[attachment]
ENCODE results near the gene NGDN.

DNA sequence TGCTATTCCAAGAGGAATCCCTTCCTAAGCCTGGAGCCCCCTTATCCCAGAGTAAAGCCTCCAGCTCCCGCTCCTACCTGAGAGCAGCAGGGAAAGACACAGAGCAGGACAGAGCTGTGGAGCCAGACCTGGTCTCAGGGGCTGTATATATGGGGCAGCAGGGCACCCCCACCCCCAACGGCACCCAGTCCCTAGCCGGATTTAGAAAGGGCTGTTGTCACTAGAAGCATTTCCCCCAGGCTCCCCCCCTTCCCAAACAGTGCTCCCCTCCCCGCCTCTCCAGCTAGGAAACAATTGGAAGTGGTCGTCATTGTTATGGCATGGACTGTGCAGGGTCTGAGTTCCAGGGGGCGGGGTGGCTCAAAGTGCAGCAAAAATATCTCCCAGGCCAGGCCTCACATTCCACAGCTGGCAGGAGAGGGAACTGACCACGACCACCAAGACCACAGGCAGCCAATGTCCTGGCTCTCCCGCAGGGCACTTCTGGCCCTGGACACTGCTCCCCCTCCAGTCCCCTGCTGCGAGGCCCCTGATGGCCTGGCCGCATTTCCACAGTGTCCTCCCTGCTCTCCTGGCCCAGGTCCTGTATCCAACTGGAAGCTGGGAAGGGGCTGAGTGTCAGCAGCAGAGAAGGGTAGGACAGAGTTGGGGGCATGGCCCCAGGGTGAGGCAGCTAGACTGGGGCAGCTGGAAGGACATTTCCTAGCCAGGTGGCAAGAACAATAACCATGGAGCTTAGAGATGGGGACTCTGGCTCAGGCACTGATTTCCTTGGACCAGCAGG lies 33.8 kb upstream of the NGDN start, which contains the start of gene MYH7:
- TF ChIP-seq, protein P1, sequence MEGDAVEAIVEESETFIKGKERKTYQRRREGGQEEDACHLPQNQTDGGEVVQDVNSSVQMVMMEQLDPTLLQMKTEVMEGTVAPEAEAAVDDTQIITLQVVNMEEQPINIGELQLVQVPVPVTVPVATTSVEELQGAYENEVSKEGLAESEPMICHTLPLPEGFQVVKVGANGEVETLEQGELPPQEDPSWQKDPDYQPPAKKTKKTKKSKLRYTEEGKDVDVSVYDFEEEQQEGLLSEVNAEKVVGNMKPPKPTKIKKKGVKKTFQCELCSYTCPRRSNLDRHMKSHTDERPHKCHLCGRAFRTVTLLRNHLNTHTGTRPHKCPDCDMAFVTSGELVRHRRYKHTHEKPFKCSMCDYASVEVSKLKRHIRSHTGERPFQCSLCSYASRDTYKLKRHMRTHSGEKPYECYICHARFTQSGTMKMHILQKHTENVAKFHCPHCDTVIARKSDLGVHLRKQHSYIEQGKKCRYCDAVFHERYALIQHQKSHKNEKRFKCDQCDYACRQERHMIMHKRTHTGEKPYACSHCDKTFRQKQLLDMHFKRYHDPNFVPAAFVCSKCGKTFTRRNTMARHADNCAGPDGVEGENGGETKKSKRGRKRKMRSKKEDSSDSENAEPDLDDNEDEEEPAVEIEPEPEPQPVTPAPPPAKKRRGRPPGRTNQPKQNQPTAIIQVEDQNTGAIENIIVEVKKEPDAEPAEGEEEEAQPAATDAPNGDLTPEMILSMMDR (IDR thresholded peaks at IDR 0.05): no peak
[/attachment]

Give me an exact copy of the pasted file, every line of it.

ENCODE results near the gene NGDN.

DNA sequence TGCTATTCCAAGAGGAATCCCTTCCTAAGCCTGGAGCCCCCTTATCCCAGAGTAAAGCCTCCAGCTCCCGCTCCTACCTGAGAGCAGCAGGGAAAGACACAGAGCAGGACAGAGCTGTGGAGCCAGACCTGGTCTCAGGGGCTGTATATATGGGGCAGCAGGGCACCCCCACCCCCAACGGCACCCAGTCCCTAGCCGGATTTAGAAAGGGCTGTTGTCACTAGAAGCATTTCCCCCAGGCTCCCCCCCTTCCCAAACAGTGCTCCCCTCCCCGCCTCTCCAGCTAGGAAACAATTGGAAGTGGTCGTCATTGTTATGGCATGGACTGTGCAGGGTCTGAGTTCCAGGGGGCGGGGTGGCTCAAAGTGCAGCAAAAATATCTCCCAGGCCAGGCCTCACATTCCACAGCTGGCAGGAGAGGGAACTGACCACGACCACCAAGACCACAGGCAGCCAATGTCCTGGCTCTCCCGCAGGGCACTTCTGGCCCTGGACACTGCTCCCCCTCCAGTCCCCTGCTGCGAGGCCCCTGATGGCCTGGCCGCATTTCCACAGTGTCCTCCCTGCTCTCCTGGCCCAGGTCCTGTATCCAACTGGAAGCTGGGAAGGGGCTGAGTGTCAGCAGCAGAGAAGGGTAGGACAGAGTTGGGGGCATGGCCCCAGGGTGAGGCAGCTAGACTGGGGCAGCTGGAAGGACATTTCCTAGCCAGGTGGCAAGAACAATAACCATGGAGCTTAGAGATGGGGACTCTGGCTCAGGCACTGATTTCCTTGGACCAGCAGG lies 33.8 kb upstream of the NGDN start, which contains the start of gene MYH7:
- TF ChIP-seq, protein P1, sequence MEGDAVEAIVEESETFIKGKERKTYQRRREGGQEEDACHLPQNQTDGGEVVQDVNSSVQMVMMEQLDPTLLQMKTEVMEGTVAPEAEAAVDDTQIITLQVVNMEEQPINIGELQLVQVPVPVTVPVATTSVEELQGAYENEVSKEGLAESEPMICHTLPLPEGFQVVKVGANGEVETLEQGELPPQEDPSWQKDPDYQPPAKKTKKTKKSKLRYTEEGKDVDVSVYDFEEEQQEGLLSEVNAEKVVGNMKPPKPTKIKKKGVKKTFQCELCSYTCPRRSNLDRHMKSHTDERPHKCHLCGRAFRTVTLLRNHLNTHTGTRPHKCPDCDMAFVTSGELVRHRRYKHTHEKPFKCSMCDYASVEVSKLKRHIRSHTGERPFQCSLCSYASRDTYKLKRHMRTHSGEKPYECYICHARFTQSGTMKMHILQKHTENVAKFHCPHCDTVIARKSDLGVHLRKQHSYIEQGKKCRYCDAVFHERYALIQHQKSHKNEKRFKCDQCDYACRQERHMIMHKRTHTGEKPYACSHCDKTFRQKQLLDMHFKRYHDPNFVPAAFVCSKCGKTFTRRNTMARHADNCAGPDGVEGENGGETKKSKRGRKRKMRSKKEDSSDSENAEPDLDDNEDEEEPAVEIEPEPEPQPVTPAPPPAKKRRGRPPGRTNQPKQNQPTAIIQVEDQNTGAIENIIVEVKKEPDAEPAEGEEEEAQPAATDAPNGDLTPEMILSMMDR (IDR thresholded peaks at IDR 0.05): no peak